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The Spirit of the Gift

At age 7, I subscribed to the Spiderman comic books that would come in the mail every month. I’d devour them the minute they came. I still have most of them in my closet.

I remember learning adage that Spiderman popularized — “With great power comes great responsibility.” This short statement expressing a general truth has passed to us in philosophy, religion and legend.

Me at age 7 with a fluffle of bunnies

Each of us has great power. We have all the world’s knowledge at our fingertips. We have the ability to communicate widely with little restraint. We can organize ourselves for creative pursuits like no other time in history and perhaps like no other place in the universe ever.

We Believe in the Spirit of the Gift

We think of this great power as a gift that’s been given to us.

If a gift is to retain its value it must always be passed on – Lewis Hyde

We have never missed a meal and we’ve always had a roof over our heads. We’ve always been able to make money. We expect that these things will continue to be true for the rest of our lives.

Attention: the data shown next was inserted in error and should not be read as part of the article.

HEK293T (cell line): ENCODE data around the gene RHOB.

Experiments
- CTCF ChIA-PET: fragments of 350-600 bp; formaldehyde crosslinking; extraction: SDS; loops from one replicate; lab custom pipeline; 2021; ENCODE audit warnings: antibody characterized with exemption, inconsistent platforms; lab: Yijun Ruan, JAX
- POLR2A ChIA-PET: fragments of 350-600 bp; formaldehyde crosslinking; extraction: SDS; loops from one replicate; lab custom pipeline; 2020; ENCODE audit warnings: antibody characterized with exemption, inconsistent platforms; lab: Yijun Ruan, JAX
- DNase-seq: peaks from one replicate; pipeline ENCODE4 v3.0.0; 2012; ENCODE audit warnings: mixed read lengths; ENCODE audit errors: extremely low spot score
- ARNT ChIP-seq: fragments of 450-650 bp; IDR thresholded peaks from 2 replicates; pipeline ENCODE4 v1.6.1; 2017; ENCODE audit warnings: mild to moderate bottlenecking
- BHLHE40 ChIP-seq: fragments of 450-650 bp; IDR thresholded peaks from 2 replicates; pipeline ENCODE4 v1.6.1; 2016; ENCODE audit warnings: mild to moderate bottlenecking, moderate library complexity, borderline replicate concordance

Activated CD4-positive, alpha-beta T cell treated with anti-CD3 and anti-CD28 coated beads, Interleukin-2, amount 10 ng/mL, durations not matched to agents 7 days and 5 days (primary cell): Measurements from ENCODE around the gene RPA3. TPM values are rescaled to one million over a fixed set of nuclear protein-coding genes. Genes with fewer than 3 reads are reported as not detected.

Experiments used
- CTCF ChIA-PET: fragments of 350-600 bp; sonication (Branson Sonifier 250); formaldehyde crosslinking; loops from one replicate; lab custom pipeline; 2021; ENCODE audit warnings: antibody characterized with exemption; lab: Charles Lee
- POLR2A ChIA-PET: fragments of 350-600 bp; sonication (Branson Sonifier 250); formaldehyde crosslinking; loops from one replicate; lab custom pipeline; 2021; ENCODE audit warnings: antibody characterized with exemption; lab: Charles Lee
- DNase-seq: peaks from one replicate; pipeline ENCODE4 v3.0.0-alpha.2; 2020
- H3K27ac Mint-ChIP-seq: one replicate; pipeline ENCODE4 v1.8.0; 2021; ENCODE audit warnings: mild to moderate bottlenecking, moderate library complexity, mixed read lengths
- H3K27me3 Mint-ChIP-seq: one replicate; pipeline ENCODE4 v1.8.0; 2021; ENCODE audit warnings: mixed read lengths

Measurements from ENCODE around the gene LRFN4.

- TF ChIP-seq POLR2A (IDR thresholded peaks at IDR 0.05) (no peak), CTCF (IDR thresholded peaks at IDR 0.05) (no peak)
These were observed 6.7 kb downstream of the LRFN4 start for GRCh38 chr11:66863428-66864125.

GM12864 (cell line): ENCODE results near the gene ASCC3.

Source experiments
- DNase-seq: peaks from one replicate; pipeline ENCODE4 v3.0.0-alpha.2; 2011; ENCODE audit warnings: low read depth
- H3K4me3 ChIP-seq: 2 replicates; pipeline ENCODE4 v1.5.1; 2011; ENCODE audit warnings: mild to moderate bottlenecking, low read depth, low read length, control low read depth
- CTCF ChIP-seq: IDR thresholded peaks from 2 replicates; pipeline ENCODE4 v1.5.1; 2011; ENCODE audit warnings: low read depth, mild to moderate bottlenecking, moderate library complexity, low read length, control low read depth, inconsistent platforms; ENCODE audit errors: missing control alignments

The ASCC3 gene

Because “the anxiety of making a living no longer drives us”, we can turn our attention to “how can we best give of our gifts?”

Our gift is helping people see their business better.

To do that we start with a gift.


The Spirit of the Gift is a section in The Ascent of Humanity by Charles Eisenstein

I write of a coming shift from a profit-taking economy to a gift economy, from an economy of “how can I take the most?” to “how can I best give of my gifts?” This future, in which the anxiety of “making a living” no longer drives us.

Gift transactions are quite different: they are open-ended and personal. The transaction is incomplete, leaving an obligation—a tie—between the giver and the receiver. Giving a gift creates or affirms a social relationship; it connects the giver and the receiver. Gifts usually imply future gifts, whether reciprocal or to someone else down the line. Moreover, gifts usually don’t have a standard value; their value depends on the unique relationship between giver and receiver, and it reinforces that relationship. In fact, that’s one of the main reasons we give gifts in the first place: to become more tied to, and thus less independent of, the person receiving.

The hunter-gatherer’s confidence that the forest would always provide is still available to us. “Let us make a feast of all that we have today. Tomorrow we shall eat what tomorrow brings.”

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